Last fall I caught up with an old friend over dinner. Slender, tall, beautiful, and very stylish, she has a fancy high-paying job that requires her to travel a lot, eat in swanky restaurants, and generally be glamorous. Average height, average build, and mousy-haired, I spend most of my days working at home in yoga pants and a sweatshirt from the children’s department at Target and get truly excited about the prospect of a Saturday night trip to Brooklyn for dinner out.
When I told her that Andrew and I were ready to start a family and that I looked forward to find out what it was like to be pregnant, she grimaced and said she herself would be horrified to watch her figure disappear. My own anxieties revolved (and revolve) around getting back into shape after delivering; I thought it would feel natural to grow ever bigger before. But it turns out that she was right: it’s pretty weird to watch yourself inflate like a balloon.
I’ve always prided myself (maybe even a little too much) on not being a girl who gets really stressed out about food and weight. Sometimes I weigh a little more than I want to and sometimes I weigh a little less; I like to exercise and I don’t eat processed food often, so I’m lucky enough to kind of hover around my set point without ever shrieking, “Oh my god, I can’t believe I just ate a muffin! How many calories do you think that muffin had?” When, on occasion, I shock my system with four muffins in a row or a meal at Peter Luger, I feel a little sheepish, but I just try to balance it out with a long walk or lighter meals the next day.
Accordingly, I didn’t think I’d get stressed out about pregnancy weight gain, but my own quickness to cast judgment on my expanding body has surprised me. First I was a little thick through the waist, then my pants got tighter and tighter, and soon enough I had an undeniable belly. As is common in the early part of pregnancy, I yearned to get the bump so I would look and feel pregnant instead of just fat. But when the bump came and I encountered it while plopping down onto the sofa or caught a glimpse of myself in a mirror, my first thought was always, Yuck. What happened? Then I’d remember what had happened.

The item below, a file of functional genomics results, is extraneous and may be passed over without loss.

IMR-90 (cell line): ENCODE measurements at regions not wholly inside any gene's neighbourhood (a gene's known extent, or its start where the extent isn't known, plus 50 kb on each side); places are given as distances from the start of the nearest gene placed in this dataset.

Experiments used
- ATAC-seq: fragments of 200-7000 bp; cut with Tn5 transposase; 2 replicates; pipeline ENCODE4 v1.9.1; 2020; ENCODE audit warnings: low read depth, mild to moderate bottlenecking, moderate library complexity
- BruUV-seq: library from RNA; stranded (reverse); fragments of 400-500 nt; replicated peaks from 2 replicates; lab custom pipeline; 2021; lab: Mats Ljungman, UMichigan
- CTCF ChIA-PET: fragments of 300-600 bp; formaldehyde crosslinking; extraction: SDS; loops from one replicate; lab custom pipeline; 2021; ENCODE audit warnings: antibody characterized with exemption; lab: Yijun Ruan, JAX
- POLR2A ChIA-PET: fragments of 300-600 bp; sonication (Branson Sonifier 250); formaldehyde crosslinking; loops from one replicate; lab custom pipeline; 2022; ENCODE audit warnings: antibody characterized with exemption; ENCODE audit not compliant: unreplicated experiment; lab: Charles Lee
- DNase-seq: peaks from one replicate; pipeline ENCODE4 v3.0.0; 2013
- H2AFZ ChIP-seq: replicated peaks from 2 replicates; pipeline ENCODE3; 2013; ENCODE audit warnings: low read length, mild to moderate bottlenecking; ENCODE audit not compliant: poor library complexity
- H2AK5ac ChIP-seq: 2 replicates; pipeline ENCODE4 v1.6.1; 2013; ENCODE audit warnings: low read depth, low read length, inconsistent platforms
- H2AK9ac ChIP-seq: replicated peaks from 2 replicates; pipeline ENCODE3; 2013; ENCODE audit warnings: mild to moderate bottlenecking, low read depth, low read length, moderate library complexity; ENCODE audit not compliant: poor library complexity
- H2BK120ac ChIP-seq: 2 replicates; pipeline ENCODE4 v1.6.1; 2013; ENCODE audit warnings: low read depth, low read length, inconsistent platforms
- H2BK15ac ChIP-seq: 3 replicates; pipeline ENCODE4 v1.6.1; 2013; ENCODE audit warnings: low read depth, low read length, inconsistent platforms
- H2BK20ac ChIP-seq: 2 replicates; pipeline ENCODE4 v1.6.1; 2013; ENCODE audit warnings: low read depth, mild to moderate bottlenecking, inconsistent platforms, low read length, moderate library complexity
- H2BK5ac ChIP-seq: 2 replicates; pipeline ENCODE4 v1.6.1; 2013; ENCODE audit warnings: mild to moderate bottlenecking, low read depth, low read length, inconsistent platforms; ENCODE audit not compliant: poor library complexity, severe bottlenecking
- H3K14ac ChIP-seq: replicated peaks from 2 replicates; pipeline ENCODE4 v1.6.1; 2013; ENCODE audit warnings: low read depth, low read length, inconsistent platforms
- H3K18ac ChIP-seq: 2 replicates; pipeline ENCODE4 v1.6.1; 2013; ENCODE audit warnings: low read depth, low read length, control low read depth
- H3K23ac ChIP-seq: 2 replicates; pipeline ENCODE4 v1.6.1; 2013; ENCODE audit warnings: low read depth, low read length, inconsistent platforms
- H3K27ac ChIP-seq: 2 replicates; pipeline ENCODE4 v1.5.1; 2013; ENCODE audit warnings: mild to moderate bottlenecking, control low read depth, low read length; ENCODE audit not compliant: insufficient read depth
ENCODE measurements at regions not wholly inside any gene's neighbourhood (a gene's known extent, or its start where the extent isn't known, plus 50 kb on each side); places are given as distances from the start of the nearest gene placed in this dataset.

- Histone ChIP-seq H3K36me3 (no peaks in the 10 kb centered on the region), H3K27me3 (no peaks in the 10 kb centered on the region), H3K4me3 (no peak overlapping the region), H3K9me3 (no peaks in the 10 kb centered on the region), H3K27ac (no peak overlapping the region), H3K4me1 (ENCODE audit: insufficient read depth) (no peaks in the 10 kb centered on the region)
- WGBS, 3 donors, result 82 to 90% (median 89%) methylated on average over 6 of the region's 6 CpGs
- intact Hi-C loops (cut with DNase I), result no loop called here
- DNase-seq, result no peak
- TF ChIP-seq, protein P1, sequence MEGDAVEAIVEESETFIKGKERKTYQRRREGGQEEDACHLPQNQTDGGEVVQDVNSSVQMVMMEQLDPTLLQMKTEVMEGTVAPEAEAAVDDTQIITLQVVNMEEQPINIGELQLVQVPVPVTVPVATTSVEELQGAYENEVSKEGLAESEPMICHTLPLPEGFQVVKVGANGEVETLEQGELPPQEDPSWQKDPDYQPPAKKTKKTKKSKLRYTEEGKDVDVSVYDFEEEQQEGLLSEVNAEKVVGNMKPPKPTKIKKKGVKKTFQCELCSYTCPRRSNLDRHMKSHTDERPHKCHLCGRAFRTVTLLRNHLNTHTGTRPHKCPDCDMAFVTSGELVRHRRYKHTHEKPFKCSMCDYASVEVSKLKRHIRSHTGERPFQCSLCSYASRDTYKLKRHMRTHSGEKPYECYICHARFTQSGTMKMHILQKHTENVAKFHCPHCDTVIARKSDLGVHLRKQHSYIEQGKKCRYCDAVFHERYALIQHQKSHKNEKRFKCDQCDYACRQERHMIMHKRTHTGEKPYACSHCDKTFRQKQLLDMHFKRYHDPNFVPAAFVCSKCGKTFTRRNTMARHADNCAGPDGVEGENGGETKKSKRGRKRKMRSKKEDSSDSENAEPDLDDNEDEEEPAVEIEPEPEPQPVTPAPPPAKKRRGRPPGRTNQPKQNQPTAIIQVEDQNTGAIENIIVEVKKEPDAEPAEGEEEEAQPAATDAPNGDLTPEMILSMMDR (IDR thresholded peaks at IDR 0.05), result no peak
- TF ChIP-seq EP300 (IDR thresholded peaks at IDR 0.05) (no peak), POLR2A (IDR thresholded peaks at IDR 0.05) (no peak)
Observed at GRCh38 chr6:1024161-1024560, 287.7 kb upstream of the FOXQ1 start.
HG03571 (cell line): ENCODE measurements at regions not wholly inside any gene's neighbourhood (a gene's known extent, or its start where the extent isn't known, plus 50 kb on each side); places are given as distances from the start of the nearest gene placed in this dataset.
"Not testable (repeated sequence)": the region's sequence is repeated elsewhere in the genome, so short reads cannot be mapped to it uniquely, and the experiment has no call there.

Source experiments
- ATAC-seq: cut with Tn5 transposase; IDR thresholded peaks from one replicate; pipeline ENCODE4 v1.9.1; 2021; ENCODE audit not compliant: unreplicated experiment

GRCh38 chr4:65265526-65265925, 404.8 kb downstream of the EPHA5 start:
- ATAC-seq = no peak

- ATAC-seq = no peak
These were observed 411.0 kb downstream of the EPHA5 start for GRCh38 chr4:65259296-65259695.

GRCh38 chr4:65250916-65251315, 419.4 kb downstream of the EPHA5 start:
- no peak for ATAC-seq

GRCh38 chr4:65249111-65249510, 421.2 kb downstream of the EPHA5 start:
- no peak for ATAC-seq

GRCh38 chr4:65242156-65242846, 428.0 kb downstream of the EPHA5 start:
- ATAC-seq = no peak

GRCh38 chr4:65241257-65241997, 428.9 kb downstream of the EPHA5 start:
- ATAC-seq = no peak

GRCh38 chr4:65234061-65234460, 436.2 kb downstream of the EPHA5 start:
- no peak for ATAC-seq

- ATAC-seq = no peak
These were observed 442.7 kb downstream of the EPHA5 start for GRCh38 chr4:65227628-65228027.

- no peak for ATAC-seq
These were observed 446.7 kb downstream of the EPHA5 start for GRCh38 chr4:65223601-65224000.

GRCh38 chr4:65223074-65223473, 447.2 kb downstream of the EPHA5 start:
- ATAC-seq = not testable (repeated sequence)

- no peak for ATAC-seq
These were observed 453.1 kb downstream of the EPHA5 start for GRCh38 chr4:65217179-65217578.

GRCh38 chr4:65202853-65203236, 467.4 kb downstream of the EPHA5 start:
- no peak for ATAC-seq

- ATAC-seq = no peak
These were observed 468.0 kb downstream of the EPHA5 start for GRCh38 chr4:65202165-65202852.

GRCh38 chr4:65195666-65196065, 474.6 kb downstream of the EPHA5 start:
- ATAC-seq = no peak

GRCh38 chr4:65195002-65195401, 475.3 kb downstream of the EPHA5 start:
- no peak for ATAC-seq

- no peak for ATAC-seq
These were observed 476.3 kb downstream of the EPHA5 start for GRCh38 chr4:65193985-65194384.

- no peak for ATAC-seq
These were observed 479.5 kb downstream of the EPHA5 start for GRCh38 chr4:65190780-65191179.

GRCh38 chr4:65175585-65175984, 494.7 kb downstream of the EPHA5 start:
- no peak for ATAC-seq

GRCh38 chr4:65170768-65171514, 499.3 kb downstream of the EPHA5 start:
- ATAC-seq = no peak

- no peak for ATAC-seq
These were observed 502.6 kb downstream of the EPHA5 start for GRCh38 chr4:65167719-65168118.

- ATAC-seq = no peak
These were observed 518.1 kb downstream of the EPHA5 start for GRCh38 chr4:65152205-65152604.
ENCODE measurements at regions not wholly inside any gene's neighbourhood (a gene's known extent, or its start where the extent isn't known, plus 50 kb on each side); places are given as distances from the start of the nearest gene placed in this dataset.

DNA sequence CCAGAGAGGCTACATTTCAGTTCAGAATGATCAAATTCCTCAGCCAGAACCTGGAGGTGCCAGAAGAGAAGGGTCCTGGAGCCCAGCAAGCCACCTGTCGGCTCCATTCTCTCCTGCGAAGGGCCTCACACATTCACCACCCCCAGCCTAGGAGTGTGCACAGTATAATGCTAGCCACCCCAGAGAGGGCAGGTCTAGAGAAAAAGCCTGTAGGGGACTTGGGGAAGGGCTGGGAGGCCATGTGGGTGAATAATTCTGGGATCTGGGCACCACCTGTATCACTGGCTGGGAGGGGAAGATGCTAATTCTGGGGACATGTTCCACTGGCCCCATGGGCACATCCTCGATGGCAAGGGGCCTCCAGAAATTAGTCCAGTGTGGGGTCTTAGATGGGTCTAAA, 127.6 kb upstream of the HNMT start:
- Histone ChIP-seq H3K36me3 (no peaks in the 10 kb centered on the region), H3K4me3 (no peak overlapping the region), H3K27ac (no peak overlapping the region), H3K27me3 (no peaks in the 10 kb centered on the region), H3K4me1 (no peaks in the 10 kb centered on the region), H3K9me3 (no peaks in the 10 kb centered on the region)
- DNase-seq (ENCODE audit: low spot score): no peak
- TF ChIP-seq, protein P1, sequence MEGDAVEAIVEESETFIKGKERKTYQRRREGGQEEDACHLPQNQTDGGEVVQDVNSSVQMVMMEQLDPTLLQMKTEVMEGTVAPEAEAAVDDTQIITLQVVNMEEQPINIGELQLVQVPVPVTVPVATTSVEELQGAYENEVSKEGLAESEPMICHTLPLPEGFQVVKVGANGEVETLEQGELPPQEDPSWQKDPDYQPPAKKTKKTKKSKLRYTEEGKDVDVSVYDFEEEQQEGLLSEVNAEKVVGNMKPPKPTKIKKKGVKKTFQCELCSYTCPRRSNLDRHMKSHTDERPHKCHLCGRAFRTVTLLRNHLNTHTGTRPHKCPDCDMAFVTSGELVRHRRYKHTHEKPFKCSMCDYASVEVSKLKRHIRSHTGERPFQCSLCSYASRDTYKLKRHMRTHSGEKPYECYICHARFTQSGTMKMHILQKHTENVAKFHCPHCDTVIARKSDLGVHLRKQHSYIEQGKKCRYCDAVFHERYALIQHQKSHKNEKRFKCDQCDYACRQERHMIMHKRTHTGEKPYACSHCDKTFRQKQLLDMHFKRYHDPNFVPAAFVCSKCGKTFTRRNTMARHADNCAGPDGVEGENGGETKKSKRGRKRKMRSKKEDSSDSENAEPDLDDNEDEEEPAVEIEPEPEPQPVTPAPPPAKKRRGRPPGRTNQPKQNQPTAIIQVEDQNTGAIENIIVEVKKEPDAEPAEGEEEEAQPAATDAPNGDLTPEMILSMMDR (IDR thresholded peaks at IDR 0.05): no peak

Now when I see my reflection, I don’t think yuck so much as who’s that? My friends with kids tell me to enjoy these middle months since my own middle will soon be enormous. When I showed Andrew and my mom the maternity dress I bought to wear to my sister’s rehearsal dinner in August, they both said, “Yeah, you’re going to be a lot bigger than that then.” This is hard to imagine, so I guess I’ll just have to wait and see.
In the meantime, I’m still trying to find a healthy balance, eating enough for the baby without gaining 20 extra pounds that I’ll eventually have to lose. I’m in my 21st week and have gained about 15 pounds so far. The recommended pregnancy weight gain for women who start out at a healthy weight is 25-35 pounds, and at this point for baby’s sake I should be gaining about a pound a week. There’s definitely more pressure now not to overindulge; in the beginning 25-35 pounds sounded like a lot, but now that I’m halfway there I don’t really have much wiggle room. I’ve been pretty good since my first-trimester compulsive dessert eating came to an end, in part because I keep nutritious snacks like nuts and chopped salads around and try to satisfy my sweet tooth with raisins or smoothies at least part of the time. Then I enjoy the occasional blowout meal or special dessert without feeling that girly-girl food stress I’ve always tried to avoid.
- Yield:4 to 6
- 1 12-ounce package frozen shelled edamame
- 1/2 head red cabbage, finely shredded (about 4 cups)
- 1/2 head green or napa cabbage, finely shredded (about 4 cups)
- 2 medium carrots, finely shredded (about 2 cups)
- 4 scallions, green and white parts, finely chopped
- 2 tablespoons toasted sesame oil
- 3/4 cup seasoned rice vinegar
- 1 tablespoon peeled and grated fresh ginger
- 1 teaspoon sambal or another ground chile paste, optional
- 2 tablespoons toasted sesame seeds
- Chopped cilantro for garnish
Cook the edamame according to the package directions, drain, and set aside to cool.
In a large bowl, combine the edamame, cabbages, carrots, and scallions. In a small bowl, whisk together the oil, vinegar, ginger, and sambal, if using. Pour the dressing over the slaw, mix well, and refrigerate for at least 2 hours or overnight.
Serve garnished with sesame seeds and cilantro.